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National Flag DayYou may have seen it proudly flying on flagpoles across the country, or you may have waved a paper flag on Canada Day or wore a pin adorned with the flag on your clothing.

Regardless of where you see it, the National Flag of Canada stands out both at home and abroad as one of the most striking and recognizable symbols representing Canada.

Municipality of Cumberland Mayor Murray Scott signed a proclamation on Wednesday, Feb.15, 2023, as National Flag of Canada Day within the municipality.

While the quest for a national flag for Canada dates back to the late 19th and early 20th centuries, the flag as we know it today emerged from the major social transformations during the 1950s and 1960s in the lead-up to the 100th anniversary of Confederation in 1967.

The new maple leaf flag was made official by a proclamation from Queen Elizabeth II on Jan. 28, 1965. On Feb. 15 of that year, it was inaugurated in a public ceremony on Parliament Hill. Thousands of Canadians gathered as the Canadian Red Ensign was lowered and, at the stroke of noon, the new National Flag of Canada was hoisted.

Prime Minister Pearson’s words on the occasion resound with hope and determination: “May the land over which this new flag flies remain united in freedom and justice … sensitive, tolerant and compassionate towards all.”

In the words of John Matheson, the new flag “was the handiwork of many loving hands, extended over a long period of Canada’s history.”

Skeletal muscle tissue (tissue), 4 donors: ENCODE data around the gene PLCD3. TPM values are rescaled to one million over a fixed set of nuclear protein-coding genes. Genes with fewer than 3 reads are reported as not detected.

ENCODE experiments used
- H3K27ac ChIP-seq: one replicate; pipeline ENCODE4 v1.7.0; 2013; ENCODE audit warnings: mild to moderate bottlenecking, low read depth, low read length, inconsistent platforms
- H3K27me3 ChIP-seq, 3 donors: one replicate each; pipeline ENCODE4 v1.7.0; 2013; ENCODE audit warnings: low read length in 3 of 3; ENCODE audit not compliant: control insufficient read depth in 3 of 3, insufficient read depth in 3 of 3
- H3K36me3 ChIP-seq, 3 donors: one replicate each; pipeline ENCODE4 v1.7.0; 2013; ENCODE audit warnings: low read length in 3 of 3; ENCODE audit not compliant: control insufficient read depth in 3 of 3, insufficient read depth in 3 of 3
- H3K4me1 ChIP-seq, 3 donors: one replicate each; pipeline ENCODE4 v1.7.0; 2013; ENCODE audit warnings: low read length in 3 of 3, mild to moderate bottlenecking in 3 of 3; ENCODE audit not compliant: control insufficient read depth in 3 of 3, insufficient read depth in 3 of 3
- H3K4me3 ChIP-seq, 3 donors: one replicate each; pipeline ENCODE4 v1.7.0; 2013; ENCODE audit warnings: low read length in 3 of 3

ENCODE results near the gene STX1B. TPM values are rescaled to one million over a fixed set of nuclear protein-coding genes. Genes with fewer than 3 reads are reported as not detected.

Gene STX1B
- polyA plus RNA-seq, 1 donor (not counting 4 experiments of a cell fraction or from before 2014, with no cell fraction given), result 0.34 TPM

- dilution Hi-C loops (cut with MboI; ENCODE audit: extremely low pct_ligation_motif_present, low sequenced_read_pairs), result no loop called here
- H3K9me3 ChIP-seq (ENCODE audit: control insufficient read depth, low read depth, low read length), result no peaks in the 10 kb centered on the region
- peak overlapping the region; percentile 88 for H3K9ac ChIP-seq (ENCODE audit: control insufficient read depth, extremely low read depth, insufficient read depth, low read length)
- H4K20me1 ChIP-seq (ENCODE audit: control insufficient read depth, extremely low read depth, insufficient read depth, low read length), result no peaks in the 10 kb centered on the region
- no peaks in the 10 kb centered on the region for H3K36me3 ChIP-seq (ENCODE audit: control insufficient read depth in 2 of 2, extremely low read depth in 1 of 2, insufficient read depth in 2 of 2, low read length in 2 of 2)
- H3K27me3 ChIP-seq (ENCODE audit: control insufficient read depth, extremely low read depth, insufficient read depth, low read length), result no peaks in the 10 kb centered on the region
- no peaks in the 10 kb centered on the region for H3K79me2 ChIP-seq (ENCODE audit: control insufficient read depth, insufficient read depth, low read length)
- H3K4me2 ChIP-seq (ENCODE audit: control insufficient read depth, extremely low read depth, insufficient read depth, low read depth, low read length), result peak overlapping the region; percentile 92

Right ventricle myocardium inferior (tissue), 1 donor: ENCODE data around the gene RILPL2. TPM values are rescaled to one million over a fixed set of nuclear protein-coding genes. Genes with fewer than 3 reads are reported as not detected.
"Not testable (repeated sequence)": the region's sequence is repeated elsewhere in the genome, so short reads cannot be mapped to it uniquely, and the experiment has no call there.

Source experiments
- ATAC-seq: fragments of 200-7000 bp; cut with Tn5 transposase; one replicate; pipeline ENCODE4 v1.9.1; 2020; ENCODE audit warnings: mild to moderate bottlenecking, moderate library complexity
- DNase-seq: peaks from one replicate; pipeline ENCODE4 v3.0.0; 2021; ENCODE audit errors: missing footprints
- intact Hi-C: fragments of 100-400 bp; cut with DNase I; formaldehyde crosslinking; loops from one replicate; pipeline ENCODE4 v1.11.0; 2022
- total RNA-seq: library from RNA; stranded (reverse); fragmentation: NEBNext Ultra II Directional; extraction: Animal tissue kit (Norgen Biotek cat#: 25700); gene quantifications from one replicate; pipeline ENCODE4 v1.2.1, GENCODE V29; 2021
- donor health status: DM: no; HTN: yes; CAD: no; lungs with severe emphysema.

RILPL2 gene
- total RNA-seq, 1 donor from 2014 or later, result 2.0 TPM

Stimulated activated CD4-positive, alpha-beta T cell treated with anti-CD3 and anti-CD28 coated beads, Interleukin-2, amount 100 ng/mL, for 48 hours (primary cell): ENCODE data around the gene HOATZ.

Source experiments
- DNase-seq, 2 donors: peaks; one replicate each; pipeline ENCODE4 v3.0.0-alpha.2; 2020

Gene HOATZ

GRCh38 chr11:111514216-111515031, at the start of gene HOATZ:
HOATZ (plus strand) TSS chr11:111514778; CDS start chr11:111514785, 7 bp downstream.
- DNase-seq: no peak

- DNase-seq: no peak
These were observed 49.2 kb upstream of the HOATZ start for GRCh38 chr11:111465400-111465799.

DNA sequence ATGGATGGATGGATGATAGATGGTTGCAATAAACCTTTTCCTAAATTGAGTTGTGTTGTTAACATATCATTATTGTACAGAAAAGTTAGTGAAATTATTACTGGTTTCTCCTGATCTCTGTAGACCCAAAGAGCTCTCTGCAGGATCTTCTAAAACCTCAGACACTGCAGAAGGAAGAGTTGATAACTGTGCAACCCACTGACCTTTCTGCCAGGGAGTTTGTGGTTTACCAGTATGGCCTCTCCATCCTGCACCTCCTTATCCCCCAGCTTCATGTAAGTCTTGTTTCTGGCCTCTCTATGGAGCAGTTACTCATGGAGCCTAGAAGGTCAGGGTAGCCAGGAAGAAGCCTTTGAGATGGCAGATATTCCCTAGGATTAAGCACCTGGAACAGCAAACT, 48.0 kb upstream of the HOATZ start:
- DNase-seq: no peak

This collaborative effort created an elegant new emblem, instantly recognizable as the foremost symbol of Canada, its values, and the millions of citizens who make up the Canadian family. In 1967, the year of Canada’s 100th birthday, our new flag was showcased to the world at Expo ‘67.

While the design of the flag was new, it featured a familiar symbol that had a long history of use in Canada. The maple leaf emerged in the 19th century as a symbol of Canadian identity and was everywhere in popular culture: books, songs, coins, badges, banners, and many other items.

Generations of Canadians had already adopted the maple leaf as a symbol of their identity, but it is during the First World War — when it was used as the cap badge worn by members of the Canadian Expeditionary Force — that it became the most widely recognized emblem of the nation. Most poignantly, it is a single maple leaf that is carved upon many of the headstones of Canadian servicemen and women who gave their lives in the two world wars.

For many, the maple leaf was a shared symbol of pride, courage and loyalty. (Source: The history of the National Flag of Canada)